It often does not occur to us to question the broader scheme of things.
Sometimes a person feels something nagging at him, a sense that something is wrong in his life.
But he cannot pinpoint what this trouble is, because he cannot look beyond what he sees in front of him.
He does not even raise the question of whether the entire framework of his life might need to be overhauled.
Where does such an attitude spring from?
When the big picture of a person’s life, with its problems and deficiencies, is acceptable to him, true remorse is impossible.
If a person presupposes that his current way of life is how things should be, then he can no longer have full remorse for anything, except for superficial, local problems.
This is not to say that it is unimportant to perfect even the minor details in one’s life; indeed, there is a great deal of value in this.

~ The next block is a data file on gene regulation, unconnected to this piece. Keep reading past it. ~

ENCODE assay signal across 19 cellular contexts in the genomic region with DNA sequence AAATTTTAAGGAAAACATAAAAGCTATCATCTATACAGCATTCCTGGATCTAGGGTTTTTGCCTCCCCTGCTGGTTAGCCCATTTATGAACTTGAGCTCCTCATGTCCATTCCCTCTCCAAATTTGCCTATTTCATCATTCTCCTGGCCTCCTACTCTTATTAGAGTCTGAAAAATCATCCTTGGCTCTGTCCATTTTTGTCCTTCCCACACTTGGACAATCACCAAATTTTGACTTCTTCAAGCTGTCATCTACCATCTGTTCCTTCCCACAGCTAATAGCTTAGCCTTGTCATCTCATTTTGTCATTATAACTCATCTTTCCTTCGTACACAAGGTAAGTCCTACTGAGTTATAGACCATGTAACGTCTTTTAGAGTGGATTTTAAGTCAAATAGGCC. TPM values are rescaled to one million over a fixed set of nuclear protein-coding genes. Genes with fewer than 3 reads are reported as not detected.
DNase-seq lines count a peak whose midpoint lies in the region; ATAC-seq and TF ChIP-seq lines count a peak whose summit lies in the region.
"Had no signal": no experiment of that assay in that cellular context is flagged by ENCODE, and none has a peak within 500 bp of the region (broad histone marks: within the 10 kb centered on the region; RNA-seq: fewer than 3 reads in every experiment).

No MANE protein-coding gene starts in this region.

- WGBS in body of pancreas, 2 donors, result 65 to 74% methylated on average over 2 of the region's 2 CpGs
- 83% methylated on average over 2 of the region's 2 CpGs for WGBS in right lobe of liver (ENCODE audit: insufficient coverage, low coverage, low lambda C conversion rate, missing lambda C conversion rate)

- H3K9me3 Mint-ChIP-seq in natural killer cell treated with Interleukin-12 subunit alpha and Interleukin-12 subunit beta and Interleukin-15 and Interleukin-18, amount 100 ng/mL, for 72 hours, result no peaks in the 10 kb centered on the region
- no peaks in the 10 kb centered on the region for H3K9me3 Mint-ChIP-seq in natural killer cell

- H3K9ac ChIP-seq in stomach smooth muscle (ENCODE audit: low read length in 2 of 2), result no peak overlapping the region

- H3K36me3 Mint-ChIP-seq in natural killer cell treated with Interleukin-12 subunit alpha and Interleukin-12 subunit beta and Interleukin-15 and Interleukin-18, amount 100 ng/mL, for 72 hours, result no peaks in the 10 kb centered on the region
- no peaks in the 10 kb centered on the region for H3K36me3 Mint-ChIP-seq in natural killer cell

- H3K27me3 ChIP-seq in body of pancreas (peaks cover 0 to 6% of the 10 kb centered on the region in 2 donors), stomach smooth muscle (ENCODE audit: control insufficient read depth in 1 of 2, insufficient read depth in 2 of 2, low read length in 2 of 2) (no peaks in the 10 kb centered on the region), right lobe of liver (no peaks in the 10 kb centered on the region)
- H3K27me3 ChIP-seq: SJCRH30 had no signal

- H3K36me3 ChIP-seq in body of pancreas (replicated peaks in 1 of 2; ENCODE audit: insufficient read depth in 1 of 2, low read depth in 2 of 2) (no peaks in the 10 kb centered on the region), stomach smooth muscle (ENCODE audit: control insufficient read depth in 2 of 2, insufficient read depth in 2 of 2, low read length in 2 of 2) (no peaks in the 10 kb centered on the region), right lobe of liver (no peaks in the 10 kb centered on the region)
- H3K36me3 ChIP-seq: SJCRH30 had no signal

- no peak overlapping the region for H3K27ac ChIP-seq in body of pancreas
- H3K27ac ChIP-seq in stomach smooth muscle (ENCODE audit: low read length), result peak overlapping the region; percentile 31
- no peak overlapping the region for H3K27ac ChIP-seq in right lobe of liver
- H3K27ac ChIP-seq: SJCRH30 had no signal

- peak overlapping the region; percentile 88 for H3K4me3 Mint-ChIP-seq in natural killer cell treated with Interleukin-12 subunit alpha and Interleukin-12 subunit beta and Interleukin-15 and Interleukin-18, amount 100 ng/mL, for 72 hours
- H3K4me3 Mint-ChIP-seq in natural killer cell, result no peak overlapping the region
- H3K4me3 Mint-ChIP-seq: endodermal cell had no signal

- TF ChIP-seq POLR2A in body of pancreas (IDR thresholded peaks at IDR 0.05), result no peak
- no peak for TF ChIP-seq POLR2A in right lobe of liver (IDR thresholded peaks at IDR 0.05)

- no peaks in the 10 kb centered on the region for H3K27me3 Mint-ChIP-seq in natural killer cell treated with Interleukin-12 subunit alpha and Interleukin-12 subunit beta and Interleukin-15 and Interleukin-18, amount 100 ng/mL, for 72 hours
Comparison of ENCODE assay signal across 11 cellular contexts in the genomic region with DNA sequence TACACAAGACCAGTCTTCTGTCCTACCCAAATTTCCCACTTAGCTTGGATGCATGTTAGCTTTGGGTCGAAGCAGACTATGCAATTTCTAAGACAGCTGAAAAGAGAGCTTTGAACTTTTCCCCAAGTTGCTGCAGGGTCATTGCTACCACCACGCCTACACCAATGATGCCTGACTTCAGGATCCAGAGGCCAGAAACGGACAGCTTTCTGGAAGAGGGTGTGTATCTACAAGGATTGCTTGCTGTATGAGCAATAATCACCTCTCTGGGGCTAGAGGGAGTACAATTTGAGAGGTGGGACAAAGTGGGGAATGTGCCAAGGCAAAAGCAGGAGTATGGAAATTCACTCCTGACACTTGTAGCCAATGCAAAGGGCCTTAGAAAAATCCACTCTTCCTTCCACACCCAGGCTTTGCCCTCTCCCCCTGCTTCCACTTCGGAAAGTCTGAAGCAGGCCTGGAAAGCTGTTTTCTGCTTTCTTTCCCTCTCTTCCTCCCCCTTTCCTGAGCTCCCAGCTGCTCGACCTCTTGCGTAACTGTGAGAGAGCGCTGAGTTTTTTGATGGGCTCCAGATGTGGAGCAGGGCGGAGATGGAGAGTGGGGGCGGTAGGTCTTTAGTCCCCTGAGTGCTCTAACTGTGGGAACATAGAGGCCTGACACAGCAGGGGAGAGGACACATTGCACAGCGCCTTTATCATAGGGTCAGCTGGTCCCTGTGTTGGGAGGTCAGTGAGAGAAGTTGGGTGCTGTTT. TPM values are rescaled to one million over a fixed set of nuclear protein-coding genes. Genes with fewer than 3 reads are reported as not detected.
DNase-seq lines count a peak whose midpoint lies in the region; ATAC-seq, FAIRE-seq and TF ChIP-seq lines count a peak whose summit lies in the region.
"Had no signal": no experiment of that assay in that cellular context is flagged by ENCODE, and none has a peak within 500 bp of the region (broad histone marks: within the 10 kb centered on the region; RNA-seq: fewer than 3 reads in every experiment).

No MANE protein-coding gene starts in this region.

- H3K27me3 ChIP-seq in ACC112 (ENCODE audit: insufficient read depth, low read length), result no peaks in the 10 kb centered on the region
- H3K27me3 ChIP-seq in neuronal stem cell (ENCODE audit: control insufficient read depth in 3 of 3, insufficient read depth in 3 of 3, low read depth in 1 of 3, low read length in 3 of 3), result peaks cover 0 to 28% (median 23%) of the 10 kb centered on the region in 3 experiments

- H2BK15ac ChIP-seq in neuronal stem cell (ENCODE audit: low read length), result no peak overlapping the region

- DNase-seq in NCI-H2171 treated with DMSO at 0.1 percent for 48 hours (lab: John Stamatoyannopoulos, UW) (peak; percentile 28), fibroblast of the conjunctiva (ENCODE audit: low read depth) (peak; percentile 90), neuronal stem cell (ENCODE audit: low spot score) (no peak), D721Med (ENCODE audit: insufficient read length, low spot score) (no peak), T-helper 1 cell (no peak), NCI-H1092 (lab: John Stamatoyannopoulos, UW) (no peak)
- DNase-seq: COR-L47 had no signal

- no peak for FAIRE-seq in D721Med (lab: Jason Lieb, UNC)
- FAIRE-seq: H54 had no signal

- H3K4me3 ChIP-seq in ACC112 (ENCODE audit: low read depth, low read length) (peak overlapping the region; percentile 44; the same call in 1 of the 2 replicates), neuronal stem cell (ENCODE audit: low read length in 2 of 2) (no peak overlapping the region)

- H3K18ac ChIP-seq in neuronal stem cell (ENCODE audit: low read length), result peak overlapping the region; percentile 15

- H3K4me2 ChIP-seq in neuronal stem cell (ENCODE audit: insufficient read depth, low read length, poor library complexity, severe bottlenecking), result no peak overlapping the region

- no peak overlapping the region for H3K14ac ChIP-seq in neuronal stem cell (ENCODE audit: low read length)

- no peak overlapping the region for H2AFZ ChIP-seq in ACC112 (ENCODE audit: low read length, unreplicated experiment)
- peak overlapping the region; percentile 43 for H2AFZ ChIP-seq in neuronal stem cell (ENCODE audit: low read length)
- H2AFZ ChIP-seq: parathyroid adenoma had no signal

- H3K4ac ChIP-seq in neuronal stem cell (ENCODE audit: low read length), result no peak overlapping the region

But if someone asks whether the point of the letter yod in his tefillin is perfectly precise when the text of the parchment itself has been erased, it is a sign that he does not see things in proper perspective.
In the story of the ten plagues, Pharaoh goes through a life-changing ordeal.
He suddenly experiences thunder and lightning, the likes of which he has never experienced in his life.
Strange things are falling from the heavens, and he is seized with terror.
He begins to think, for the first time in his life, that perhaps he is not a god.
At that moment, an abyss opens wide before him, and he asks himself: What have I done with my whole life?
Only when basic conceptions like these are shattered, and everything suddenly seems different, does it becomes possible to start again from the beginning.
–Rabbi Adin Steinsaltz